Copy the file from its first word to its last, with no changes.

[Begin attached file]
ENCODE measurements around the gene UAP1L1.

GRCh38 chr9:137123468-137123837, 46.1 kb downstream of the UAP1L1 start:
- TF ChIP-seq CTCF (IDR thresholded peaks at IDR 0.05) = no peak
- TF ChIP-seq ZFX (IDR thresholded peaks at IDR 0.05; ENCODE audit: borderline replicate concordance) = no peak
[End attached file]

ENCODE measurements around the gene UAP1L1.

GRCh38 chr9:137123468-137123837, 46.1 kb downstream of the UAP1L1 start:
- TF ChIP-seq CTCF (IDR thresholded peaks at IDR 0.05) = no peak
- TF ChIP-seq ZFX (IDR thresholded peaks at IDR 0.05; ENCODE audit: borderline replicate concordance) = no peak